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UNS C77600 Nickel Silver

C77600 nickel silver is a copper-nickel alloy formulated for primary forming into wrought products. Cited properties are appropriate for the M30 (as hot extruded) condition.

It has a moderately low melting temperature among wrought copper-nickels. In addition, it has a moderately low base cost and a moderately high tensile strength.

The graph bars on the material properties cards below compare C77600 nickel silver to: wrought copper-nickels (top), all copper alloys (middle), and the entire database (bottom). A full bar means this is the highest value in the relevant set. A half-full bar means it's 50% of the highest, and so on.

Mechanical Properties

Elastic (Young's, Tensile) Modulus

110 GPa 16 x 106 psi

Elongation at Break

30 %

Poisson's Ratio

0.3

Rockwell B Hardness

83

Shear Modulus

43 GPa 6.3 x 106 psi

Shear Strength

410 MPa 60 x 103 psi

Tensile Strength: Ultimate (UTS)

630 MPa 91 x 103 psi

Tensile Strength: Yield (Proof)

320 MPa 47 x 103 psi

Thermal Properties

Latent Heat of Fusion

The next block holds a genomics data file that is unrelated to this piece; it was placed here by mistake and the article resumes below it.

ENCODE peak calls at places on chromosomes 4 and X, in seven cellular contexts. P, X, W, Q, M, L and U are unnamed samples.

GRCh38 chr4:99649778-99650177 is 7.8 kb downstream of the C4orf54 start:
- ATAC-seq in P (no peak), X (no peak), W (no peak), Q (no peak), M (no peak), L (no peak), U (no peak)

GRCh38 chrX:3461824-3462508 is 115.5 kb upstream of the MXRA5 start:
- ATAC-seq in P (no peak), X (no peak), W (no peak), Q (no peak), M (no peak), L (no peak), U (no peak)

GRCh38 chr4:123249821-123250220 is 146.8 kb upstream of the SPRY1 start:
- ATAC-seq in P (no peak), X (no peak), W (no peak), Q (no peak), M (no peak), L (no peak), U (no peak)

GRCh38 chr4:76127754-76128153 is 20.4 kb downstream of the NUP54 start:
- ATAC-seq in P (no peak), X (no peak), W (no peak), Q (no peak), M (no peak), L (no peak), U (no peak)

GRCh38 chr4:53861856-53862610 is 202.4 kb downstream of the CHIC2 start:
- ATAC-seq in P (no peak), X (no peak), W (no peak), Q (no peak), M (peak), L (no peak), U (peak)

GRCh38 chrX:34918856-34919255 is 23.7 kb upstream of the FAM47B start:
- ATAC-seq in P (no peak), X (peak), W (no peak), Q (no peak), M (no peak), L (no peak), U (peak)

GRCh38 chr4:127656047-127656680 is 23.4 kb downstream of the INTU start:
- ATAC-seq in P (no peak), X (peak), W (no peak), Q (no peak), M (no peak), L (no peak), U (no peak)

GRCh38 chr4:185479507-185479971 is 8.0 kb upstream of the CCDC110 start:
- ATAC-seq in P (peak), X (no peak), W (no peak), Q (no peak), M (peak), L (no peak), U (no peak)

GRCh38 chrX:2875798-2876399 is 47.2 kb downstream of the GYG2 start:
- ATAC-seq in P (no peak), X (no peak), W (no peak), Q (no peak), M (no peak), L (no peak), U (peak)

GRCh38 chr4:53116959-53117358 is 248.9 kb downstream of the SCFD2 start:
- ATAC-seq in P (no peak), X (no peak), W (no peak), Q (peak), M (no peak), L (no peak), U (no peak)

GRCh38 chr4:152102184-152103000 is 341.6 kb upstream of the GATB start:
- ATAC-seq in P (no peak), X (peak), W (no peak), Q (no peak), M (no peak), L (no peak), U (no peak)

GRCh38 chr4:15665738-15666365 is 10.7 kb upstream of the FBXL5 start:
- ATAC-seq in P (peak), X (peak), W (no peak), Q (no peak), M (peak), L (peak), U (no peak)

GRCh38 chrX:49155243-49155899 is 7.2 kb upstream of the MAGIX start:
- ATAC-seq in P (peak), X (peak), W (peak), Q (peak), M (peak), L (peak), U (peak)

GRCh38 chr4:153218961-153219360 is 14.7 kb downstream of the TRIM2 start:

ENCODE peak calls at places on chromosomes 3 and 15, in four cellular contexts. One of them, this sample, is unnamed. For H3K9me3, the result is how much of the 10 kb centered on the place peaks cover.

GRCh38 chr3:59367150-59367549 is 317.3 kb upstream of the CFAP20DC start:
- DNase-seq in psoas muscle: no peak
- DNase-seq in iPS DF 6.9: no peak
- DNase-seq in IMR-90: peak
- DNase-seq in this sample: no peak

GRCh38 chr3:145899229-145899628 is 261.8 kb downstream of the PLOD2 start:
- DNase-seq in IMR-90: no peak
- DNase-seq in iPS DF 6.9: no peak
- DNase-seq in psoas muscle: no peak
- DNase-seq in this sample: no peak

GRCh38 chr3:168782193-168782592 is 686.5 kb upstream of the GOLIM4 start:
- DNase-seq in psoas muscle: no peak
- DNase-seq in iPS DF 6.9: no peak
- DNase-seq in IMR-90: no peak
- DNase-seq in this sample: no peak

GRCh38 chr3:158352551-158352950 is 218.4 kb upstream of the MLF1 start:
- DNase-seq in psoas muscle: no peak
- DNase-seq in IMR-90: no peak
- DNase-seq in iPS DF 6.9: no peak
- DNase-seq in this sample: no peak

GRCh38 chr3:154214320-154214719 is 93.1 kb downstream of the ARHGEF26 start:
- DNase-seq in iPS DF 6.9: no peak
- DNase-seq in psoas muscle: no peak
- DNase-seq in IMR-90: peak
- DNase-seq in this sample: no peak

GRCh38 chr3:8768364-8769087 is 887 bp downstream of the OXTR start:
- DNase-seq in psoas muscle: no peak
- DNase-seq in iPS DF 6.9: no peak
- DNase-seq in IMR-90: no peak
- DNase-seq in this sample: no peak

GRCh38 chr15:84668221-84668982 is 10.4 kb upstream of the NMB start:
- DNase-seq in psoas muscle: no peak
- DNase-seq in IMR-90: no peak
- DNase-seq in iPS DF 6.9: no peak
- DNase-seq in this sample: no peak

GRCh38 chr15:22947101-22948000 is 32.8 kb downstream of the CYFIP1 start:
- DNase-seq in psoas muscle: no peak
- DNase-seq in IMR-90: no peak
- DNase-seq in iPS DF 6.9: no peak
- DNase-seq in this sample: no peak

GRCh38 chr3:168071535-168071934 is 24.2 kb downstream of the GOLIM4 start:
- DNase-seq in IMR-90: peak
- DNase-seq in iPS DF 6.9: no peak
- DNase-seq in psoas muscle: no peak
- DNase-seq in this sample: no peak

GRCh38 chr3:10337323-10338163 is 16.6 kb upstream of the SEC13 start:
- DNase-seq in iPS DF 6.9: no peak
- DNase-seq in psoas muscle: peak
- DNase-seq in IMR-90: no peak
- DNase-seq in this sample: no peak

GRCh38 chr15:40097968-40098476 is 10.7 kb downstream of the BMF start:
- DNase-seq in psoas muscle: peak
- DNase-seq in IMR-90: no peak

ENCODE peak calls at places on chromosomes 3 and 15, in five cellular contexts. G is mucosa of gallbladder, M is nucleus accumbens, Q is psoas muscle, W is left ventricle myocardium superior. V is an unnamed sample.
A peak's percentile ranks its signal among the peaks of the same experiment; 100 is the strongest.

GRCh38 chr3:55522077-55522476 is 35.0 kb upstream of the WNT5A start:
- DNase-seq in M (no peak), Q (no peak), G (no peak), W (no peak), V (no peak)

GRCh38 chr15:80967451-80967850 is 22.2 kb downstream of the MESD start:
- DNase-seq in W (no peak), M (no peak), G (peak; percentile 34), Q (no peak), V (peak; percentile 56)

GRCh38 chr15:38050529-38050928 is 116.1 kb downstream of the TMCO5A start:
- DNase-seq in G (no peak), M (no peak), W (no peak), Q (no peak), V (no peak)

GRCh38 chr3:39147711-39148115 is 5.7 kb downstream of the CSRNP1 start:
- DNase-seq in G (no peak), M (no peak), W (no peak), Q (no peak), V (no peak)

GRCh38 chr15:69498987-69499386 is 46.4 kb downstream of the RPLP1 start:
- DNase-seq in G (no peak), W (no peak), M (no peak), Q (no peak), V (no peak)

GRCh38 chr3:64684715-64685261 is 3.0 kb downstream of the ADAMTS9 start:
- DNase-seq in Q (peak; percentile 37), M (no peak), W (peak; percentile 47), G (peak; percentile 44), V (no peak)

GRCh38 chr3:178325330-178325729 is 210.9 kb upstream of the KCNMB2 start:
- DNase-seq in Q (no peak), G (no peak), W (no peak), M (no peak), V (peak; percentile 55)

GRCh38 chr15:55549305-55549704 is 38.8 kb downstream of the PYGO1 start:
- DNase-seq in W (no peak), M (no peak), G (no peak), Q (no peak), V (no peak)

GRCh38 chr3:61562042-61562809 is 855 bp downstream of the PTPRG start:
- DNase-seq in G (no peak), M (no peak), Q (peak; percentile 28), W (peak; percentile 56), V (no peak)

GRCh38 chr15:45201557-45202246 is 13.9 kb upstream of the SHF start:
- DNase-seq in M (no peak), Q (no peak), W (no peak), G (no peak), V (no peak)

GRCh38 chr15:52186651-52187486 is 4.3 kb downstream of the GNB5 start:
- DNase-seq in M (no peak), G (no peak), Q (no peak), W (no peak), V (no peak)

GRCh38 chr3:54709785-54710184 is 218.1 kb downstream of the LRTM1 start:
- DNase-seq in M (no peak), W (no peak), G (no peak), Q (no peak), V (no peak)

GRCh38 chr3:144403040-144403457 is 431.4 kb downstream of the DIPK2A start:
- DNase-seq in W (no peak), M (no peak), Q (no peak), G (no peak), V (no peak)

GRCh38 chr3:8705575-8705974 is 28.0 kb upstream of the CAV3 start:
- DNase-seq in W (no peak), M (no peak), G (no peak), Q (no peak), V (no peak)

180 J/g

Maximum Temperature: Mechanical

140 °C 280 °F

Melting Completion (Liquidus)

830 °C 1530 °F

Melting Onset (Solidus)

790 °C 1450 °F

Specific Heat Capacity

390 J/kg-K 0.094 BTU/lb-°F

Thermal Expansion

20 µm/m-K

Electrical Properties

Electrical Conductivity: Equal Volume

27 % IACS

Electrical Conductivity: Equal Weight (Specific)

31 % IACS

Otherwise Unclassified Properties

Base Metal Price

27 % relative

Density

7.9 g/cm3 490 lb/ft3

Embodied Carbon

3.7 kg CO2/kg material

Embodied Energy

60 MJ/kg 26 x 103 BTU/lb

Embodied Water

310 L/kg 37 gal/lb

Common Calculations

Resilience: Ultimate (Unit Rupture Work)

160 MJ/m3

Resilience: Unit (Modulus of Resilience)

470 kJ/m3

Stiffness to Weight: Axial

7.9 points

Stiffness to Weight: Bending

20 points

Strength to Weight: Axial

22 points

Strength to Weight: Bending

21 points

Thermal Shock Resistance

20 points

Alloy Composition

Among wrought copper alloys, the composition of C77600 nickel silver is notable for including manganese (Mn) and tin (Sn). Manganese is used to improve strength without a proportional reduction in ductility. Tin is used to improve strength, bearing properties, and corrosion resistance against certain types of media.

Copper (Cu) 42 to 45
Zinc (Zn) 39.7 to 46
Nickel (Ni) 12 to 14
Manganese (Mn) 0 to 0.25
Lead (Pb) 0 to 0.25
Iron (Fe) 0 to 0.2
Tin (Sn) 0 to 0.15
Residuals 0 to 0.5

All values are % weight. Ranges represent what is permitted under applicable standards.

Followup Questions

Similar Alloys

Further Reading

CRC Materials Science and Engineering Handbook, 4th ed., James F. Shackelford et al. (editors), 2015